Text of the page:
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A New Year A New Beginning with Losingtogether
Other Helpful Info

On this page you will find articles and suggestions submitted by the men and women on the losing together list. We really hope this information helps you to your goal.


Save points by just dipping your fork tongs into salad dressing then into the salad. (no scooping the dressing on the tongs now)lol this will dramatically decrease the amount of salad dressing you use.

Request teriyaki sauce instead of salad dressing. very tasty and very low in points

I use heart smart squeezable butter it is 0 points for up to 4 TBS. The only draw back is that you cannot use this in recipes that need to be cooked. But it tastes great, just like Country Crock.

Caffeine Contents of Various Drinks
Note: these facts were obtained from the alt.drugs.caffeine FAQ.
Units are mgs per 12oz can.
Jolt 100.0
Sugar-Free Mr. Pibb 58.8
Mountain Dew 54.0
Mello Yellow 52.8
Tab 46.8
Coca-Cola 45.6
Diet Cola 45.6
Shasta Cola 44.4
Shasta Cherry Cola 44.4
Shasta Diet Cola 44.4
Mr. Pibb 40.8
Dr. Pepper 39.6
Pepsi Cola 38.4
Aspen 36.0
Diet Pepsi 36.0
RC Cola 36.0
Diet RC 36.0
Diet Rite 36.0
Canada Dry Cola 30.0
Canada Dry Diet Cola 1.2
7 Up 0

By means of comparison, a 7 oz cup of coffee has the following caffine (mg) amounts, according to Bunker and McWilliams in _J Am Diet_ 74:28-32, 1979:
Drip 115-175
Brewed 80-135
Instant 65-100
Decaf 3-4


Slim-Down Secret
by Jonny Bowden, M.A., C.N.S.

When just about all nutrition professionals are in agreement about some aspect of weight control or health, my ears perk up and so should yours.

We know, for example, that vegetables are in this rarefied category of "things about which there is complete agreement." What other food or supplement qualifies for this VIP status?

Turns out it's not a food at all but a food journal. Most clinical nutritionists agree that it is critical to weight loss success. Here's why.

When you keep a food diary, you're basically undertaking a project the sole purpose of which is to better understand you. The ancients believed that naming something allowed you to master it. Journaling gives you mastery by using the power of your own voice. In our case, the universe we're attempting to master is that of our own bodies, but the possibility exists that we'll end up mastering so much more.

Fact vs. Fiction

The journal helps you to crystallize what you're feeling and focus in on what is actually going on. Feelings are often diffuse, elusive, and hard to pinpoint. Separating "what happened" from the story we make up about it is easier when we write it down. (Think Sgt. Joe Friday in Dragnet: "Just the facts, ma'am, just the facts.") Always remember my favorite mantra: The facts don't make us miserable the meaning we attach to them (our "stories") does.

I lost out on an audition. My boyfriend didn't call me. I gained ten pounds. These are simple, neutral facts. Where they get us in trouble is when we begin to make them "mean" something. "I'm a crummy actress that no one will ever hire," or "No man will ever find me attractive," or "I'm a fat slob with no will power" are examples of the "stories" that we make-up about the previously mentioned facts.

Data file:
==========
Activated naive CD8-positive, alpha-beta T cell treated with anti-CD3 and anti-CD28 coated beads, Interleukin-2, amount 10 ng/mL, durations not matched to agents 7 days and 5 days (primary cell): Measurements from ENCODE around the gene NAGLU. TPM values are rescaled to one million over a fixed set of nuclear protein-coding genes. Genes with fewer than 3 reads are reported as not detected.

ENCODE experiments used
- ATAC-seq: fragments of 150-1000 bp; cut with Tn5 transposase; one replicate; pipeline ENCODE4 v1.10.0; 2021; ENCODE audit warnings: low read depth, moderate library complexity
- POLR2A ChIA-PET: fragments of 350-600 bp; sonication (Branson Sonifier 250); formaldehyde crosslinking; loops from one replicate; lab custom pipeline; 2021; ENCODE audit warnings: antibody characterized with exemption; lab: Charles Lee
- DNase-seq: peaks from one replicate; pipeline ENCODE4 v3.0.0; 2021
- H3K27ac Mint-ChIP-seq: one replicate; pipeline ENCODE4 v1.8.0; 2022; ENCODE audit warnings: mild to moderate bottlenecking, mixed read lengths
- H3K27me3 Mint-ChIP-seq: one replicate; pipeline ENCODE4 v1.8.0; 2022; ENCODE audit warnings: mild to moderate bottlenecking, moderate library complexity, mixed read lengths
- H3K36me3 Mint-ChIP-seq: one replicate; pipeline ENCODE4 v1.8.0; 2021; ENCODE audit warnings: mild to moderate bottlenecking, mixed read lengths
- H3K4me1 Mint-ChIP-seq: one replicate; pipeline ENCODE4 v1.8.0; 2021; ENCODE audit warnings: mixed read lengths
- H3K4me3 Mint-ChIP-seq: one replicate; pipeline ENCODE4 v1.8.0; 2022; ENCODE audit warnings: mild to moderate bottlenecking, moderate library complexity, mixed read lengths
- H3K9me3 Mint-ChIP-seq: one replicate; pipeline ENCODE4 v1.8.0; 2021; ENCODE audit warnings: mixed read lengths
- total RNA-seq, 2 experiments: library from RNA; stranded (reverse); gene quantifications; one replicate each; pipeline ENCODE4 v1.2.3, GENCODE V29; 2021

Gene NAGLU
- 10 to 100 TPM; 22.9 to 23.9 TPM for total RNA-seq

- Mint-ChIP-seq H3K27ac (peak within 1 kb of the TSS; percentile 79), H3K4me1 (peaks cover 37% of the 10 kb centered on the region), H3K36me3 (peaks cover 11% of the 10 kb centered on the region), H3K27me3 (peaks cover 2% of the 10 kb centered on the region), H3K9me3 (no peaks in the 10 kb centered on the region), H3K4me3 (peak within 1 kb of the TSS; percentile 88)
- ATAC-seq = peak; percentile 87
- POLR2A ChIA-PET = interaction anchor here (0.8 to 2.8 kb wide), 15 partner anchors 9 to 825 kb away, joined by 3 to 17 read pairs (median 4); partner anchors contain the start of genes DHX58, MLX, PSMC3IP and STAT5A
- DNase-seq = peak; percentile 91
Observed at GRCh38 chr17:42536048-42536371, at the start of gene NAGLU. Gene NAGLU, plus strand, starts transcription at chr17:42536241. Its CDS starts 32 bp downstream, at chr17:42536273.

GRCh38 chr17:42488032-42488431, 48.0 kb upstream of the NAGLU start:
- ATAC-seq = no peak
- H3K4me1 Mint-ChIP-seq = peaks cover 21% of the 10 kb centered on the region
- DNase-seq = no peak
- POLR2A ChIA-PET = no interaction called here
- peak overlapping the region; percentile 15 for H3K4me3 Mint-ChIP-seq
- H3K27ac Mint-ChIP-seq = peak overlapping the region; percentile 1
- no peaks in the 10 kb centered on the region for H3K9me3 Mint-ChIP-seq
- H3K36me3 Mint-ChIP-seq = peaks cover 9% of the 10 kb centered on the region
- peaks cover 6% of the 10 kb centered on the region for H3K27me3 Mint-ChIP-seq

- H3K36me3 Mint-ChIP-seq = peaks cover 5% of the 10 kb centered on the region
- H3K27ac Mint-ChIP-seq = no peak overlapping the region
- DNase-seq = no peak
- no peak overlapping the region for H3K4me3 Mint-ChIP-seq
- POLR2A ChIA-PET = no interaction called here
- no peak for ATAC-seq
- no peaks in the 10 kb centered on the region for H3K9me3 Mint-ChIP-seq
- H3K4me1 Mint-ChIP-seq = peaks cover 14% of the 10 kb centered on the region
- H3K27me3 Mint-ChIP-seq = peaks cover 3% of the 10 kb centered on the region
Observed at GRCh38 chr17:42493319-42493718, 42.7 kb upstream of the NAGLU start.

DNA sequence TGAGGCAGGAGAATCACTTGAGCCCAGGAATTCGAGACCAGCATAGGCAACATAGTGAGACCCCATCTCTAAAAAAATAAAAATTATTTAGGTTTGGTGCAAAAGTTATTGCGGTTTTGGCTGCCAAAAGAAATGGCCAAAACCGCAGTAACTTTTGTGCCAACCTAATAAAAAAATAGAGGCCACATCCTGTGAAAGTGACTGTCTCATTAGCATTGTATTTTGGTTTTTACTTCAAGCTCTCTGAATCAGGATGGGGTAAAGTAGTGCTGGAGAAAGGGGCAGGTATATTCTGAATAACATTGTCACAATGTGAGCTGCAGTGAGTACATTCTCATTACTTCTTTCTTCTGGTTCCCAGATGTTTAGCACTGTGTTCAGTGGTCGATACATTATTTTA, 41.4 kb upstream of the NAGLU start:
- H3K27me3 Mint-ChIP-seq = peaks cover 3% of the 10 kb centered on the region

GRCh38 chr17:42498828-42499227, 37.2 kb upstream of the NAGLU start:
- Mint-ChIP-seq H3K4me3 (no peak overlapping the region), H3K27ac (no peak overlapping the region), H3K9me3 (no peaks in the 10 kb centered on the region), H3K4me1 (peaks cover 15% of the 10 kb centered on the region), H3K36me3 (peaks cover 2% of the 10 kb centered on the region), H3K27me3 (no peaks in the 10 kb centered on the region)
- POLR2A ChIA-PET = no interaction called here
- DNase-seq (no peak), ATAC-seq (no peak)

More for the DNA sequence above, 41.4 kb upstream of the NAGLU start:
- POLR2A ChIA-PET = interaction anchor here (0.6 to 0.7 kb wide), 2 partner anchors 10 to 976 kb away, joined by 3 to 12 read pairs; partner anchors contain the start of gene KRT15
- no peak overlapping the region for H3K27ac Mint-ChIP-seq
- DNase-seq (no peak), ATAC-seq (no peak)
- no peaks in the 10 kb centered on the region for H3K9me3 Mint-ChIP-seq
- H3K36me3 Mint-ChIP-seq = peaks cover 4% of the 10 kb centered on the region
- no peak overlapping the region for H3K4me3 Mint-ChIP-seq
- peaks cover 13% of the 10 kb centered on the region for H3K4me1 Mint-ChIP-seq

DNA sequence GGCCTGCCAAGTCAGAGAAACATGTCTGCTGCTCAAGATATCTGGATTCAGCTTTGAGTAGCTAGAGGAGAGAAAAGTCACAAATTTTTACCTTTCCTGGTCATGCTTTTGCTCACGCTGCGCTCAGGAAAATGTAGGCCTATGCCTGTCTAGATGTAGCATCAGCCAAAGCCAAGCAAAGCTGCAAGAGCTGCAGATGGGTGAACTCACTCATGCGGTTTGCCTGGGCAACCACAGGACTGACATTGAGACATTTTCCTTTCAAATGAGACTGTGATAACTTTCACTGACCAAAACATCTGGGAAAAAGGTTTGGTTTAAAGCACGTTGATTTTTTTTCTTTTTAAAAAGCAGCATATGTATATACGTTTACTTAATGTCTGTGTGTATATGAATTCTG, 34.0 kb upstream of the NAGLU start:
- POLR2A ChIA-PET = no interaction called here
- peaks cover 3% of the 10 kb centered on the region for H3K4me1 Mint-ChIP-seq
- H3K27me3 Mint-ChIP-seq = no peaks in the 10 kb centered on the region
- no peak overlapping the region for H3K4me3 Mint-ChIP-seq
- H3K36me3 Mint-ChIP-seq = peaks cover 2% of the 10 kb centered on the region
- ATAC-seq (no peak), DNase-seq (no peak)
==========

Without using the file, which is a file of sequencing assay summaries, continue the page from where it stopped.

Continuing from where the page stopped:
A good exercise for separating fact from personal fiction is what I call the "So what?" exercise. State the "fact" that you think is upsetting you as plainly and neutrally as you can; then add the comment, "So what?" (I gained ten pounds. So what?") "SO WHAT?" the little voices in your head screams. "SO I'm a big fat slob with no will power and I'll never have a life -- that's so what!" But that is not "the fact" at all. The "fact" is this: You gained ten pounds. That you will never have a life is a story. The journal let's you clarify this all-important distinction, so that you can deal with the facts ("So what?") and leave the story behind. (Hint: The facts by themselves are NEVER as bad as the stories you tell yourself about them).

Conscious Eating

Food journals also have the more mundane purpose of letting us really see what goes into our mouths. A lack of consciousness is the biggest enemy of success in weight loss. Most overeating -- in fact, most eating -- is unconscious. It's a mindless, habitual, conditioned reaction to a wide variety of cues, few of which have to do with hunger.

By forcing your feelings into consciousness by writing down what you're doing, when you're doing it, and how you're feeling at the time, you get the opportunity to really examine what's what and to transform automatic behavior into conscious choice.

Food and Mood

Journals also let us begin to make connections between food and mood. One of the problems with the American diet is that we eat so much and our physical and emotional reactions to food are often so delayed, that we lose sight of the effects food has on our moods, energy levels, and mental outlook.

By making room in the journal for notes about what is happening and what we were feeling, we can also bring into clear focus just what conditions are dangerous triggers for non-nurturing eating behaviors.

No Judgments